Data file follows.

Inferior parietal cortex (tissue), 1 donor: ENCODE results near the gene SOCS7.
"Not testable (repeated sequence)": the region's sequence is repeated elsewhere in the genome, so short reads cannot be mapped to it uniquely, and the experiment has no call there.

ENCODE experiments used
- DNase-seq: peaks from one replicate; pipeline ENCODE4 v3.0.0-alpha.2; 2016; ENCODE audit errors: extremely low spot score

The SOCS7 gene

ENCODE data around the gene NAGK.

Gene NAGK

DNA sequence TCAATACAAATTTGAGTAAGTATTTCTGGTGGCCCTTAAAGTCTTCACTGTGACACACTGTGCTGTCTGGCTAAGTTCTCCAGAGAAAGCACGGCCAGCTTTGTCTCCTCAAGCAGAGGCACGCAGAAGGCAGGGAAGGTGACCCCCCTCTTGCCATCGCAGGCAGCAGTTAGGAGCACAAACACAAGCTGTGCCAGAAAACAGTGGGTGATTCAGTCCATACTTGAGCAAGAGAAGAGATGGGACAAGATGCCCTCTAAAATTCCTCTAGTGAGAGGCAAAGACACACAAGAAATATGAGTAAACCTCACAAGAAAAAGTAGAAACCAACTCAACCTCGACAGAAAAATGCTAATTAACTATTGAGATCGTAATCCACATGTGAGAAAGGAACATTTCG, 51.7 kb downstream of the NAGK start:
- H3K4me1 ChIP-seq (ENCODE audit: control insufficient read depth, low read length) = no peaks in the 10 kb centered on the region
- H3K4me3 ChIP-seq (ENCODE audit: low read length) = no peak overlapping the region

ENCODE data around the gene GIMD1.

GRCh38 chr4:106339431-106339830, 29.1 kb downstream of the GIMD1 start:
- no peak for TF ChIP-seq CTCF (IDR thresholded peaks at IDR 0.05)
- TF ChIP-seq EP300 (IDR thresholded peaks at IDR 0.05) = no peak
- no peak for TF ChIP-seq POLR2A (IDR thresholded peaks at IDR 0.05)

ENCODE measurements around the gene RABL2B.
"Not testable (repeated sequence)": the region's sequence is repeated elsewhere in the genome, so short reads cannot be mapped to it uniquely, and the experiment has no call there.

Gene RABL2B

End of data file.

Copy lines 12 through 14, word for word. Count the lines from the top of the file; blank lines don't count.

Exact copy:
GRCh38 chr4:106339431-106339830, 29.1 kb downstream of the GIMD1 start:
- no peak for TF ChIP-seq CTCF (IDR thresholded peaks at IDR 0.05)
- TF ChIP-seq EP300 (IDR thresholded peaks at IDR 0.05) = no peak